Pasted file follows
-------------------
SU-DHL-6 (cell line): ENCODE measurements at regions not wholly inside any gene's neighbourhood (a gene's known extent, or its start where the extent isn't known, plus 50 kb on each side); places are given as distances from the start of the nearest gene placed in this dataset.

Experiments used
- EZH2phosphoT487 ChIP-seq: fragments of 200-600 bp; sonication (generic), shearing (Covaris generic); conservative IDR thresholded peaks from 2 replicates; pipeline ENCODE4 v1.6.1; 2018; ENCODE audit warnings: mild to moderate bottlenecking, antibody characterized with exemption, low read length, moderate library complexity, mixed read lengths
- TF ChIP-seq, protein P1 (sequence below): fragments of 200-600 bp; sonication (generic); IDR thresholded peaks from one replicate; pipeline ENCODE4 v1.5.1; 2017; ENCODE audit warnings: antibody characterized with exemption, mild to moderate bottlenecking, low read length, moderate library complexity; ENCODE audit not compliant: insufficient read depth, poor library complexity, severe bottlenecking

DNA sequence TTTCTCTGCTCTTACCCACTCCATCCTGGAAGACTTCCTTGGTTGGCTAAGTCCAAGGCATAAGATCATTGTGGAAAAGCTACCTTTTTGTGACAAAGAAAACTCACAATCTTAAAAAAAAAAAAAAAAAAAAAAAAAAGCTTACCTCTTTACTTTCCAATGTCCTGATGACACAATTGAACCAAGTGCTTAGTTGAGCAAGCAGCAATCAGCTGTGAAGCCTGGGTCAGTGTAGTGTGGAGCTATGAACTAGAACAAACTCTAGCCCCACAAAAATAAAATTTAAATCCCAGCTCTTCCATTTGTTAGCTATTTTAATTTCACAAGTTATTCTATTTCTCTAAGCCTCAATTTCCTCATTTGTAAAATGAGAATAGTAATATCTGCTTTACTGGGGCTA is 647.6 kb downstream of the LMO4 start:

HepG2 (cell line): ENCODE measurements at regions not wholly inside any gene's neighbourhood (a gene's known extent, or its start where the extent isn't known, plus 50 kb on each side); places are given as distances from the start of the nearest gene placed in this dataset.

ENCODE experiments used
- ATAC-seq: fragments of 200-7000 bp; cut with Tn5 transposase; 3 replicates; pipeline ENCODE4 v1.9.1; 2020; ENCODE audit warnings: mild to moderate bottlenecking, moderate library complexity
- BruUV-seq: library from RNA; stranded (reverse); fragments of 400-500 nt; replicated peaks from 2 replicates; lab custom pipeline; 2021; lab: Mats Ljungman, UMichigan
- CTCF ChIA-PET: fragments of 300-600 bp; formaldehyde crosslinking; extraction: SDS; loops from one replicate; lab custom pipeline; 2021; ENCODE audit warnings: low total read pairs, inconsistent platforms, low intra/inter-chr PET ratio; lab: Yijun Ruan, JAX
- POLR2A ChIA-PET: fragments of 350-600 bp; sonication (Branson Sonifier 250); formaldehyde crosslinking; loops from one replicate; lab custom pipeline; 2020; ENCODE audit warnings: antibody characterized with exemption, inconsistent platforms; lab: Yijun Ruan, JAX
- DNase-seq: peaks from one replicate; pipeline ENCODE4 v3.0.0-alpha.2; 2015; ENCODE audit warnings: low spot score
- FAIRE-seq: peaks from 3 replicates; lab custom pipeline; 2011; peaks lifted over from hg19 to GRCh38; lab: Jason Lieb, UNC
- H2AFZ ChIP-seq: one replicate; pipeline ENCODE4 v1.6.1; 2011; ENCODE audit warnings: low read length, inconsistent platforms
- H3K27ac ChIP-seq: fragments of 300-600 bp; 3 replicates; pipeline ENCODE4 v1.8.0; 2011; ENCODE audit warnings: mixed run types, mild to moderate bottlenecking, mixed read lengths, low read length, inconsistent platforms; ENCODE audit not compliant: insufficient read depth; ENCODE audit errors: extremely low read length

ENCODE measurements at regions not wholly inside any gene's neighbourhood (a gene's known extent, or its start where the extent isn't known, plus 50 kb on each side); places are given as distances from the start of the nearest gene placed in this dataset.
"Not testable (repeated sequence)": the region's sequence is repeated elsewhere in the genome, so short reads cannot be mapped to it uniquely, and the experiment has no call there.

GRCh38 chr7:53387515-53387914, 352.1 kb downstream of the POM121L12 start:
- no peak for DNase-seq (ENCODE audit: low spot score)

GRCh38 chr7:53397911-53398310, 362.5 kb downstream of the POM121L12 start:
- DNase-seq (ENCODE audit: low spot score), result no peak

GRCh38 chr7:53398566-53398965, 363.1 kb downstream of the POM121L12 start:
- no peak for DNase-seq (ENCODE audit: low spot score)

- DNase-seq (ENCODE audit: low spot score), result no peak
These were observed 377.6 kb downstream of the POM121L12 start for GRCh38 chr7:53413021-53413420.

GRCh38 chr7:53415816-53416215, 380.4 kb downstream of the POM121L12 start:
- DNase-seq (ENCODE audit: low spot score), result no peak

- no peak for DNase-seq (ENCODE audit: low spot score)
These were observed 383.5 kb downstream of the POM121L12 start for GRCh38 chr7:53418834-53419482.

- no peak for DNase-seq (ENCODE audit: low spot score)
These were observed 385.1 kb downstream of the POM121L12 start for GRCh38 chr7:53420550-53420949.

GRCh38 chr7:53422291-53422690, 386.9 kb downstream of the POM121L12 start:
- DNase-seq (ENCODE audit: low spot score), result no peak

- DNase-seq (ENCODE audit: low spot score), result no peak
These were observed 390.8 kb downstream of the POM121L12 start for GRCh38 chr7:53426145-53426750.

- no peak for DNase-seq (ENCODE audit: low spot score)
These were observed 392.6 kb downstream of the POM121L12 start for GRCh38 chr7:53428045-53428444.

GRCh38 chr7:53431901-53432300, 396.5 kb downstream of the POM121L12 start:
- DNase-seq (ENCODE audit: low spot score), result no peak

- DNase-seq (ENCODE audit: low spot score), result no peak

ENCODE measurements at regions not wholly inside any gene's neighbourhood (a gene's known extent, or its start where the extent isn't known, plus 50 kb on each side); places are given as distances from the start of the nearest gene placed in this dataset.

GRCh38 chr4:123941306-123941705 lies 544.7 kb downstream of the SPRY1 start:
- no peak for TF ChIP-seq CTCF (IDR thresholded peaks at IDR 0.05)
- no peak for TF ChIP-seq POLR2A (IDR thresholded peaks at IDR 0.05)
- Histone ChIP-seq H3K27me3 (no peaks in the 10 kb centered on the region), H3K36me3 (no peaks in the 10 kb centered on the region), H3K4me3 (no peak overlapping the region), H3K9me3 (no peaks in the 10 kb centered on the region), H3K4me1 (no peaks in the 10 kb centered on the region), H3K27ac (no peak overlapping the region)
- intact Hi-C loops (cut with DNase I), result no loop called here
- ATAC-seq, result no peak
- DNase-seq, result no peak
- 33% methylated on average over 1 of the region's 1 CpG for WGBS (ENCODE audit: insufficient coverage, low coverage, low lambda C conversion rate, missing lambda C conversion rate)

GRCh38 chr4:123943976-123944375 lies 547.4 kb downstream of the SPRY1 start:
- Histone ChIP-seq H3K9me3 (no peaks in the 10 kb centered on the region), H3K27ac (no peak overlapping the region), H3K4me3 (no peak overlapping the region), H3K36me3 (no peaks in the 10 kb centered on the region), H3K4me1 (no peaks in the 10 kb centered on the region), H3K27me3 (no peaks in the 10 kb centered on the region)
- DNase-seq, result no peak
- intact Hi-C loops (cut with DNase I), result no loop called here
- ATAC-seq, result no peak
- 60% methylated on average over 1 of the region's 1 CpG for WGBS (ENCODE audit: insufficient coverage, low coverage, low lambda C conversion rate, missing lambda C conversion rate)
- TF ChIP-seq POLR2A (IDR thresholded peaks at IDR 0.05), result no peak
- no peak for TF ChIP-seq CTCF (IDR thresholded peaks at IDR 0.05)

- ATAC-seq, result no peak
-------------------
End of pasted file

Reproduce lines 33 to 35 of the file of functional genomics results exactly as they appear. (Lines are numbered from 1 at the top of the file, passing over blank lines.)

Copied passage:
- DNase-seq (ENCODE audit: low spot score), result no peak

- DNase-seq (ENCODE audit: low spot score), result no peak
These were observed 390.8 kb downstream of the POM121L12 start for GRCh38 chr7:53426145-53426750.